My salary at the University of Toronto is reported to the government through a T4 slip. I presume I could get away for a few weeks without paying my tax at the end of the year if I owe tax, but presumably the tax collector simply matches the computer information the university gives the tax people and I would be caught not having paid my taxes.

That kind of information reporting as a technique can be extended beyond salary incomes. In other jurisdictions, the United States in particular, there's much more information reporting. It's seen as a burden, and it is a burden. I think one has to concern oneself with whether that burden is really too much and really what the benefit is.

If one were to do that, however, my suggestion would be that one should be cautious in targeting lost taxes more generally than we sometimes do. I think we all have our examples, and this committee undoubtedly has heard the examples of various tradesmen, for example, who will do matters for cash at a lower price than if they do it with full invoices.

It may well be, though, that there are other areas of the economy where we should also have information reporting. One I find quite surprising is the sale of capital; that in sale of stock, sale of property, for example, there's no record the tax people have of such sales. When you're talking about large economic transactions involving individuals or small companies, what we have at the moment is in effect no way of tracking that. When one targets smaller individuals or companies, I think one also might want to think about targeting the larger ones.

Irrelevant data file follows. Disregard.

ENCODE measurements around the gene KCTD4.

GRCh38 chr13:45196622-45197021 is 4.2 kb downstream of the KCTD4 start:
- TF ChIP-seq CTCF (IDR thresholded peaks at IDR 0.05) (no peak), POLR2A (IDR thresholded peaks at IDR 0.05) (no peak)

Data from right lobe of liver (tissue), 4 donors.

The final point I'd like to make, and it does again relate to our survey, is that more aggressive tax enforcement seems to be acceptable to Ontario taxpayers. It's easy for people to come before this committee and complain about the burden of tax reporting. On the other hand, the people we asked, 1,900 members of the Ontario community, were quite happy to have more aggressive tax enforcement. They were willing to involve themselves and presumably their neighbours in more aggressive information reporting of financial transactions. In the written material I outline one of them.


I think it's also interesting to look at one of the questions we asked; we were asking because there are some theories about this. We asked about Revenue Canada, everybody's best friend, no doubt. Revenue Canada, interestingly enough -- and I suppose to the pleasure of Revenue Canada -- came out quite well; People thought Revenue Canada was doing its job. But a sizable number of people thought Revenue Canada was doing a poor or a very poor job, and we did ask people why they thought Revenue Canada was doing a poor job. There were 290 people who gave us an explanation of why they thought the main tax collector they deal with was doing a poor job, and only one of those 290 thought Revenue Canada was too aggressive. The largest number of people thought Revenue Canada was not aggressive enough in collecting taxes.

So out there, if you're looking for concerns about it, what people seem to be concerned about is in a sense the same concern which is presumably driving this committee's interest at the moment, which is that there is a serious problem of tax compliance out there and people seem to be willing to pay some costs in order to deal with this particular problem.